So, like me, let us assume that you found some chats that were not exactly an emulation of real world relationships, what would you do? How would you carry out the ‘talk?’ In fact, do you even think it is worrisome? There are certain things that we need to understand before we decide to ‘talk’ or not with the child:

1. Arm yourself with knowledge

Internet, usage patterns, and available apps – everything is changing more rapidly than you and I can keep track, yet we must keep learning. What are the new apps/games that are popular with kids? What are the inherent dangers? How much time are your children spending online? Keep questioning and keep finding answers. For instance, a few seventh-grade children were on the verge of being suspended at a school since they had formed a WhatsApp group on cellphones (their parent’s or their own) and were using it to post objectionable content as well as to bully other kids. Honestly, till now, I had never thought of WhatsApp as being something we need to bother about. Also, WhatsApp can be accessed from the computer which is not even a worry since kids do not use it. There are millions of other chat softwares that can be used on different mediums. And the gaming world is constantly upgrading itself.

2. Boundaries are essential

Free access to Internet via gadgets or computer is unadvisable. There ought to be time limit on usage, and what can it be used for. When we complain that the child spends too much time online, it is us who have let them stretch those boundaries. It is never too late to take charge. And let the computer be in a common area of the house. This one is the toughest and will probably earn you the crown of a tyrant. A good idea is to keep them in the loop and let them decide the time of the day when they want utilise internet privileges.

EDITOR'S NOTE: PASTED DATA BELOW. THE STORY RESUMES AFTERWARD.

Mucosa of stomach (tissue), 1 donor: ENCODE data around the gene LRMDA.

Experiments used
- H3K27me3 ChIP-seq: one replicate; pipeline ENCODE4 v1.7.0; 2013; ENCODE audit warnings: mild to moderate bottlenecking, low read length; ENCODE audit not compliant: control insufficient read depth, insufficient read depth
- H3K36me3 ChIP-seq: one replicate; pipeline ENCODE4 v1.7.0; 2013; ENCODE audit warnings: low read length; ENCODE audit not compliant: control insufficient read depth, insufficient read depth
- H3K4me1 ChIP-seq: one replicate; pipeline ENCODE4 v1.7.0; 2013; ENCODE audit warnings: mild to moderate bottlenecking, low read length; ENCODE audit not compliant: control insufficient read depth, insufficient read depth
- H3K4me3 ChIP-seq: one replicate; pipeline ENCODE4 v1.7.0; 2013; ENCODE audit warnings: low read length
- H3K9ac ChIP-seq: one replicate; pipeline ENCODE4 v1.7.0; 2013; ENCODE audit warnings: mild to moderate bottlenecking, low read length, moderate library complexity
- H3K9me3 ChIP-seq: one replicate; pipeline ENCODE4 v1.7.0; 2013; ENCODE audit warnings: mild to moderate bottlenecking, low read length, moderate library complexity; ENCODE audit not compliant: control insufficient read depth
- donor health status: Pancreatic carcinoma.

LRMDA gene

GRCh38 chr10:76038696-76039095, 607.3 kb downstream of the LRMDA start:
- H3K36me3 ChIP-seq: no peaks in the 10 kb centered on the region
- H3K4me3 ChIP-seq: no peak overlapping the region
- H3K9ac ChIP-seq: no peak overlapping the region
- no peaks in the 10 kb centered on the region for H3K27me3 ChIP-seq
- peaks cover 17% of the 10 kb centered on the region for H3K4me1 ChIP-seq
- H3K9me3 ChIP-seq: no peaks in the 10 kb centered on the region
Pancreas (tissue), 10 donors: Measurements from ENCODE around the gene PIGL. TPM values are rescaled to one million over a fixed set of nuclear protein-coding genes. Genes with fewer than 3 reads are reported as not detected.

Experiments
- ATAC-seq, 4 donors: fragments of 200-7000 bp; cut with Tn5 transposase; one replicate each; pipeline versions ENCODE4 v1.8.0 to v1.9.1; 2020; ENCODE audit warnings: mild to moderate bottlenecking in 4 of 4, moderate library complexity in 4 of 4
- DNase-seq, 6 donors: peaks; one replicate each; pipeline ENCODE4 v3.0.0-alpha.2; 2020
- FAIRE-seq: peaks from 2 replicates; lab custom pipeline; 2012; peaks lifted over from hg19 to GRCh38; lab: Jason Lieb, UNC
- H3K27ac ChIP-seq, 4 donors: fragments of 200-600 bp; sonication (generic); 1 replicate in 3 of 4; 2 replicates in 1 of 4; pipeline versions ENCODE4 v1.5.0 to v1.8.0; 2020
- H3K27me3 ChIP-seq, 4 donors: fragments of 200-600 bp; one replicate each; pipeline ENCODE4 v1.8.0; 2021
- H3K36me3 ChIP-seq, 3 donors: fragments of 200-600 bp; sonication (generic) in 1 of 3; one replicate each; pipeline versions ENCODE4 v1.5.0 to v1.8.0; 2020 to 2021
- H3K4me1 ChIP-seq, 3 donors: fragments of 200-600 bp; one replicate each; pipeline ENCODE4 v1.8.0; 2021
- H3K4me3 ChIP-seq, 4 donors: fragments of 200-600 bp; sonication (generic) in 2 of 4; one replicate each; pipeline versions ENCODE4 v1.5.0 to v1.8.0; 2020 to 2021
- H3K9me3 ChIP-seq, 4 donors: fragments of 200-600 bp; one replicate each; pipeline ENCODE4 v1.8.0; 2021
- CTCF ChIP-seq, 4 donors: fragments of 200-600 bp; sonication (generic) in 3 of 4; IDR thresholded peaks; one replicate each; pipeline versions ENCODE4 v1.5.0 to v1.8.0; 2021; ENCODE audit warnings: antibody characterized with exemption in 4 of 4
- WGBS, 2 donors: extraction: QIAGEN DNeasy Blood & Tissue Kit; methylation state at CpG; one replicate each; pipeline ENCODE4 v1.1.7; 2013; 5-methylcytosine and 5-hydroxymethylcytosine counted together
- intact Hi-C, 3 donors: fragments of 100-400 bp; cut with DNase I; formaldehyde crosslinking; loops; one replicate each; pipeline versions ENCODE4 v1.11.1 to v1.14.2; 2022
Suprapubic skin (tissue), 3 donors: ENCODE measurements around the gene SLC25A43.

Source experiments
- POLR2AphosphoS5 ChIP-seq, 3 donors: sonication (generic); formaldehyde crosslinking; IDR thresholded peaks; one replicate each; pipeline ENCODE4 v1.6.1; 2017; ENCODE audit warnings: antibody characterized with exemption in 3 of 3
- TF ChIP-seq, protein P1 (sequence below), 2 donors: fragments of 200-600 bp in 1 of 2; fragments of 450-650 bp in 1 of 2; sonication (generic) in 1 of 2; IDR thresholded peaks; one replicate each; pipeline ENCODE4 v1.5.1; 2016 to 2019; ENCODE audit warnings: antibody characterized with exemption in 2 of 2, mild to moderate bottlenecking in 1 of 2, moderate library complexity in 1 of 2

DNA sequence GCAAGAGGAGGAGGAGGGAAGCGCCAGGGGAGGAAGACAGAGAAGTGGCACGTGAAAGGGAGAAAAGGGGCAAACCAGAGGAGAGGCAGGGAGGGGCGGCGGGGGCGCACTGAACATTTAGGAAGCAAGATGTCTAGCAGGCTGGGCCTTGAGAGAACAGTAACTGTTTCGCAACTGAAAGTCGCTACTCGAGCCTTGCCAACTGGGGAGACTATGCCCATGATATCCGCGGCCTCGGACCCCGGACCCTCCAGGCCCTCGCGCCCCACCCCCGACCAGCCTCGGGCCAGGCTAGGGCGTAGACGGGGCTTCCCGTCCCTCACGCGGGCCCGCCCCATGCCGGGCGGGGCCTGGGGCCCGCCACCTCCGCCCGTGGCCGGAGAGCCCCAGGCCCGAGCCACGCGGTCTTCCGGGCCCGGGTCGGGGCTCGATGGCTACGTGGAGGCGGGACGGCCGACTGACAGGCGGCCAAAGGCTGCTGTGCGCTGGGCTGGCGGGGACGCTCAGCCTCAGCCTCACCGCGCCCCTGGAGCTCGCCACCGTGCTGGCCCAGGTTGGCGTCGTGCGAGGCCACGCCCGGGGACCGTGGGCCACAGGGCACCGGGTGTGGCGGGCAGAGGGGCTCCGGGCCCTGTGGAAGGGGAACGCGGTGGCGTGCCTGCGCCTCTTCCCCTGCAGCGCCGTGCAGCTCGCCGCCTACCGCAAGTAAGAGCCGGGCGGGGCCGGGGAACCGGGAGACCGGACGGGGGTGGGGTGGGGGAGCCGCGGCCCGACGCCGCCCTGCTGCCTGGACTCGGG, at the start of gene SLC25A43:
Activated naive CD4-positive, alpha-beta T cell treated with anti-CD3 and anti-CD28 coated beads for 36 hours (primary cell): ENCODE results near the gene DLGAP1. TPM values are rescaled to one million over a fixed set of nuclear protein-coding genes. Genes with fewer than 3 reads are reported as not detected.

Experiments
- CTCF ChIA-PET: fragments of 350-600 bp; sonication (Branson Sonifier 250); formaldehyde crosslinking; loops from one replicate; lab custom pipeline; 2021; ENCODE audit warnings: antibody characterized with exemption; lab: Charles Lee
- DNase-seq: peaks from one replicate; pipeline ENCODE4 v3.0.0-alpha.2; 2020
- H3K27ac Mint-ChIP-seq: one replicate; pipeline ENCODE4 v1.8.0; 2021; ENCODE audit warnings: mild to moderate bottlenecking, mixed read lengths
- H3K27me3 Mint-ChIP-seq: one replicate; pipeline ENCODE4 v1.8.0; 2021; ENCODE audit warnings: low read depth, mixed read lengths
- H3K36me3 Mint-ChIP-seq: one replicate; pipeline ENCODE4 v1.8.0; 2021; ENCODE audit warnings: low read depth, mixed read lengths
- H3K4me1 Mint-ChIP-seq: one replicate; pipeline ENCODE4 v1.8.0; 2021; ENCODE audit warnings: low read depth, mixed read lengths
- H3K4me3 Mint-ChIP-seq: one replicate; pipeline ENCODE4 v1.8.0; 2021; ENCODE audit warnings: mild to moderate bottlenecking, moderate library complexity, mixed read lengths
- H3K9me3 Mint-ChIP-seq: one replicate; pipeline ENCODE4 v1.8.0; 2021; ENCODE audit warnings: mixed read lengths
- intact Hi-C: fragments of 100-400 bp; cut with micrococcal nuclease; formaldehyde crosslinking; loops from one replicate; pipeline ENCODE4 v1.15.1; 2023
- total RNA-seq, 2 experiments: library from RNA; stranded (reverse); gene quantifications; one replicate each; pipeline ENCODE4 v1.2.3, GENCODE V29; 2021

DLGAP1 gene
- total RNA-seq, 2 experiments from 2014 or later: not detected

3. Use age appropriate safety softwares

There are tools out there that help you monitor the child’s online activity. Research. Choose software according to your requirement and install. No they are not a breach of trust. We do install locks on the door to keep the world out, right? These are similar locks for the virtual world. Also keep in mind the age of the child. A three-year-old does NOT need to be a gaming wizard! However, I would not recommend a sly installation of safety software on the teen’s device. There you would have to have a constant conversation. With teens, exchange of information that would often take the shape of a debate are the only way out. When the debate gets heated, step back. They need to know that you trust them but not the world at large. It is fairly tricky and more often than not you would end up with a crushed heart. Good thing is that parental hearts are made of wolverine genes. We heal.

4. Don’t be easily shocked